If you want to know the direction of the political contest in the country, keep an eye on Bihar chief minister Nitish Kumar. The way he swings in the end—towards the BJP, away from it or decides to occupy the fence—will give us a clear idea of what is going to happen in 2019.
After sitting quietly in the NDA dugout for a few months, Kumar has once again come out to bat on the 2019 poll pitch. Currently, he is showing signs of a batsman who knows that he is staring at a pitch that is difficult to read, can turn either way and may become unplayable in the final stages. So, like every smart captain who dreads the uncertainty of an unreliable turf, he has decided to bat first even before the toss.
On Sunday, the JD(U) core committee met in Patna and unilaterally announced that Kumar is the face of NDA in Bihar, reminding its partner that his party is the largest constituent of the coalition. His assertion of self-importance is being seen as a ploy to put pressure on the BJP to divvy up the 40 Lok Sabha seats to the JD(U)’s satisfaction.
Kumar’s gambit is understandable. On paper, he is—at least in self-assessment—the formidable leader with ‘Bihari DNA’ who has been the chief minister of the state for almost two decades. During these years, he has by turn beaten the BJP, the Congress and the RJD with different partners. In the 2015 elections, his party won 71 seats against the BJP’s 53. This, in Kumar’s opinion, entitles him to the role of the big boss of Bihar.
But, the counter-question in the BJP’s mind is this: What exactly does Kumar bring to the electoral table? Does he not benefit from opportunistic alliances that he later discards? What exactly is Kumar’s worth in the poll market? In 2014, Kumar’s party contested independently and won just two Lok Sabha seats. His candidates were second in four seats. Everywhere else, the contest was a direct fight between the NDA and Lalu Prasad Yadav’s RJD.
This theory of Kumar being a glorified pillion rider has been vindicated by recent bypolls in Bihar. When allowed to contest from Jahanabad—a former BJP citadel—and Jokihat, the JD(U) lost by huge margins. In Jokihat, the JD(U) polled just about 40,000 votes against the RJD’s 83,000. This vote share, as RJD leader Tejashwi Yadav pointed out, was just about the same as what the BJP’s polled in 2015 and Kumar’s presence had not led to any transfer of votes to the NDA.
So, in practice, Kumar is at best entitled to a 10-15 percent share of seats. Why then would the NDA consider giving him a bigger share in the state in 2019, especially when it means denying tickets to some of its 31 incumbent parliamentarians and annoying loyal partners like Ram Vilas Paswan and Upendra Kushwaha? This thought has probably prompted Kumar to rush out of the dugout and unilaterally announce himself captain of the NDA XI in Bihar.
Kumar has realised that the political situation in the country is fluid, especially amidst talks on a grand alliance that would take on the BJP. At the moment, every regional party is weighing its options. Even committed partners like TDP, Shiv Sena and Akali Dal have either decided to walk out of the alliance or are contemplating a divorce. In this season of break-ups and bewafai (infidelity), Kumar may be tempted to reconsider the merits of wafai (loyalty) to the BJP.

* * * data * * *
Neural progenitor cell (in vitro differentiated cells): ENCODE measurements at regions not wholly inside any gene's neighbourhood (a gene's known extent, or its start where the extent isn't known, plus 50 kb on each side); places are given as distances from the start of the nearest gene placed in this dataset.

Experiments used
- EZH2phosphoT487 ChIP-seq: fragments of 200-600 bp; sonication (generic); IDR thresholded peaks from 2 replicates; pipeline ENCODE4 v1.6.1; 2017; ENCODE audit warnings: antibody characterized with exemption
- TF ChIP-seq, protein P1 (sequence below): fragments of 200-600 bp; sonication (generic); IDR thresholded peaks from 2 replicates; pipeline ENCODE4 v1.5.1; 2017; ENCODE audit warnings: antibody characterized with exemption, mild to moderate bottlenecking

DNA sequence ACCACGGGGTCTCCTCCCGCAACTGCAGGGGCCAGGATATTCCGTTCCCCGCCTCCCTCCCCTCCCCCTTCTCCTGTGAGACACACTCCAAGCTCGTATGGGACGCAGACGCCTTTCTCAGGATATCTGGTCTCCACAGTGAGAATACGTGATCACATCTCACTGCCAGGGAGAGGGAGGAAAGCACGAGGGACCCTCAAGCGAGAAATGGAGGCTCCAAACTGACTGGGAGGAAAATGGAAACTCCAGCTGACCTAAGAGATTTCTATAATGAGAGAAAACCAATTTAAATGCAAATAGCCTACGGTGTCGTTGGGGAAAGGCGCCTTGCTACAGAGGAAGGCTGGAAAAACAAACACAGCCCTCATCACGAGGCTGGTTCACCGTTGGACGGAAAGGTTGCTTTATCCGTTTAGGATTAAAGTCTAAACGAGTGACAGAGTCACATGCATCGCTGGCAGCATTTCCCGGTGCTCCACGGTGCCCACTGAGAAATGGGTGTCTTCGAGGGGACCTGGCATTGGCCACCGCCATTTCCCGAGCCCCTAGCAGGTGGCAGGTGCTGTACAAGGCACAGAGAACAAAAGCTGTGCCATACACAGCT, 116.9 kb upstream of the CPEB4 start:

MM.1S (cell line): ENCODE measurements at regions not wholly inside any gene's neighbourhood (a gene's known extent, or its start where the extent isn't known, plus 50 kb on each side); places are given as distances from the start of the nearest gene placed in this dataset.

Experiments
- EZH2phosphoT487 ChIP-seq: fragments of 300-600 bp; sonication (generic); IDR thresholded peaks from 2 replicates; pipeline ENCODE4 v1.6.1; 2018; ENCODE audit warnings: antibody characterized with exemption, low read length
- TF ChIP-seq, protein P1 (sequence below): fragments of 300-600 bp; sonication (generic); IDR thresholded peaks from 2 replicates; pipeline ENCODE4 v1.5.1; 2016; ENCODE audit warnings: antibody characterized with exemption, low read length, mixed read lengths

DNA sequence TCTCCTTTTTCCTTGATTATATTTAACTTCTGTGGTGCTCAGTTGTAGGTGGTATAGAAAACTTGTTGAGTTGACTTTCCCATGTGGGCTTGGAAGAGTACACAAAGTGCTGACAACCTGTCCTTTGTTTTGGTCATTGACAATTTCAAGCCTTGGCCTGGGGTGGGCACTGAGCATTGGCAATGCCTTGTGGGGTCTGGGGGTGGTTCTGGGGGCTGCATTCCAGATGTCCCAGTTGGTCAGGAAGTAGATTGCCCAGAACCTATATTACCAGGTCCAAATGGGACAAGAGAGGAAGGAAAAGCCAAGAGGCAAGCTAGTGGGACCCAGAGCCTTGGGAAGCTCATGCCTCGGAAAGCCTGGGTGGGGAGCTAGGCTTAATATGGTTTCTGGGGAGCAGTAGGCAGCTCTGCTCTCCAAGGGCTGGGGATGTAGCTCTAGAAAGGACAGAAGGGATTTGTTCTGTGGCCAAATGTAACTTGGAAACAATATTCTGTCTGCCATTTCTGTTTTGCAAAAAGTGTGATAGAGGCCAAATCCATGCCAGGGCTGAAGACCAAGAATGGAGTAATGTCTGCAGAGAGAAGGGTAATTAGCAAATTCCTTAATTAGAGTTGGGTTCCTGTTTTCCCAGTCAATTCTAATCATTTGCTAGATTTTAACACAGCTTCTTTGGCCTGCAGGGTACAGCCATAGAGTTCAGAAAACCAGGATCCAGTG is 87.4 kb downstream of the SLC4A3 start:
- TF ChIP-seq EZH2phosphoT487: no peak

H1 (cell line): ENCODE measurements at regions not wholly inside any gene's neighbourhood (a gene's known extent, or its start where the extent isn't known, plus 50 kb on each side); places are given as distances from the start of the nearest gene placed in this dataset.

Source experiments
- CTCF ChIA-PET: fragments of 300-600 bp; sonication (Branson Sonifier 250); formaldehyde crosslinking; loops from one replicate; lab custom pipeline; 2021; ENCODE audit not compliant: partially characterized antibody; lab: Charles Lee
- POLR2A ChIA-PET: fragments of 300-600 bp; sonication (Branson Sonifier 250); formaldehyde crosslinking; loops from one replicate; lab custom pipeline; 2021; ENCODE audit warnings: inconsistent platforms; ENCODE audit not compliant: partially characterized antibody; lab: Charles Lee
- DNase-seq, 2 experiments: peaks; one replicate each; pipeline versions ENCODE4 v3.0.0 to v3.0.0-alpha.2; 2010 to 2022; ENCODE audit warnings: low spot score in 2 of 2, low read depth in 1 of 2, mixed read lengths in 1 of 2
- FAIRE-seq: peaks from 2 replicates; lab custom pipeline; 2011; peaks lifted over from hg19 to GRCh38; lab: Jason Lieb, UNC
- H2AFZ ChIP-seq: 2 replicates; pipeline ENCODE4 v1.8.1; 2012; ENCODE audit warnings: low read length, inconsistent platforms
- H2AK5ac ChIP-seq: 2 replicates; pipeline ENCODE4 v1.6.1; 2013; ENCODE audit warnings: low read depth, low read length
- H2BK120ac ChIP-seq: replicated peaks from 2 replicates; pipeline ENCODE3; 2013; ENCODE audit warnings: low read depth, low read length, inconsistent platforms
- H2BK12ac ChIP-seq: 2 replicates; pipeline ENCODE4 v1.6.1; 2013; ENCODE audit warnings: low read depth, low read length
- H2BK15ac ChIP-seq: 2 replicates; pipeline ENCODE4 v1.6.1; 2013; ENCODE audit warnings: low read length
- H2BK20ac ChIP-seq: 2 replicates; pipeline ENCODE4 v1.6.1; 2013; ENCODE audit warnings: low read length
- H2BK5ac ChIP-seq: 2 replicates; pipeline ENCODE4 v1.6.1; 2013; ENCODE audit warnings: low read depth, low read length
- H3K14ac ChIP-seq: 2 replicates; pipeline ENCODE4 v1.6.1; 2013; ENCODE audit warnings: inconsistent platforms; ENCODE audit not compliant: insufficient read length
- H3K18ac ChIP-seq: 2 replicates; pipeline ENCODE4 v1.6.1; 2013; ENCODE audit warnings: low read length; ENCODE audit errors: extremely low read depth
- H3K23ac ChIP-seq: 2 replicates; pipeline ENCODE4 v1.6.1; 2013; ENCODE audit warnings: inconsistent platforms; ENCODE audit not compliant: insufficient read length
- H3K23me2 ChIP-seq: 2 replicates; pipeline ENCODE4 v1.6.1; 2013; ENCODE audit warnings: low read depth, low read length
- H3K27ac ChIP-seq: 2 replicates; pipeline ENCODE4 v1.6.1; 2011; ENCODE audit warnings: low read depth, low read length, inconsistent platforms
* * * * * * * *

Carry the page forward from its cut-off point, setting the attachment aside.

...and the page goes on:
The joke in Patna is that the JD(U) office on Bir Chand Patel Road is just walking distance from those of BJP and RJD. And Kumar is so fickle and confused that he keeps walking from one to the other, on a whim or fancy, sometimes choosing different venues for breakfast and lunch. Others may or may not take the joke seriously but the BJP certainly does. It knows Kumar’s loyalty changes periodically, depending on his ambition and state of mind.
The next election would underline the importance of each and every constituency. In the event of a united Opposition taking on the BJP, even a few seats—like in Karnataka—could decide who forms the government. The BJP would certainly not like to let Kumar be in a situation where he has 10 to 15 winning candidates and can barter them for his own ambition. The BJP would like, as much as possible, to keep as much as possible in its own bag in Bihar, making Kumar just a minority stakeholder. Kumar wants to avoid this scenario and bargain for as many seats as possible.
Coming back to the original hypothesis, keep a close eye on Kumar. If he is convinced that the BJP is going to beat the Opposition without breaking into a sweat, he will take whatever deal the BJP offers. If he realises that the BJP is on its way out, he will find an excuse to break away from it: Notice the noises he and his colleagues have been making on demonetisation, fuel-price hike and special status for Bihar.
And, if he is unsure about the outcome, he will try to occupy the fence, maybe become part of a non-BJP, non-Congress federal front that could be the kingmaker in 2019. Kumar is at the crease on a turning track. Follow him to predict the fortune of the mother of all games in 2019.
Updated Date: Jun 05, 2018 14:39 PM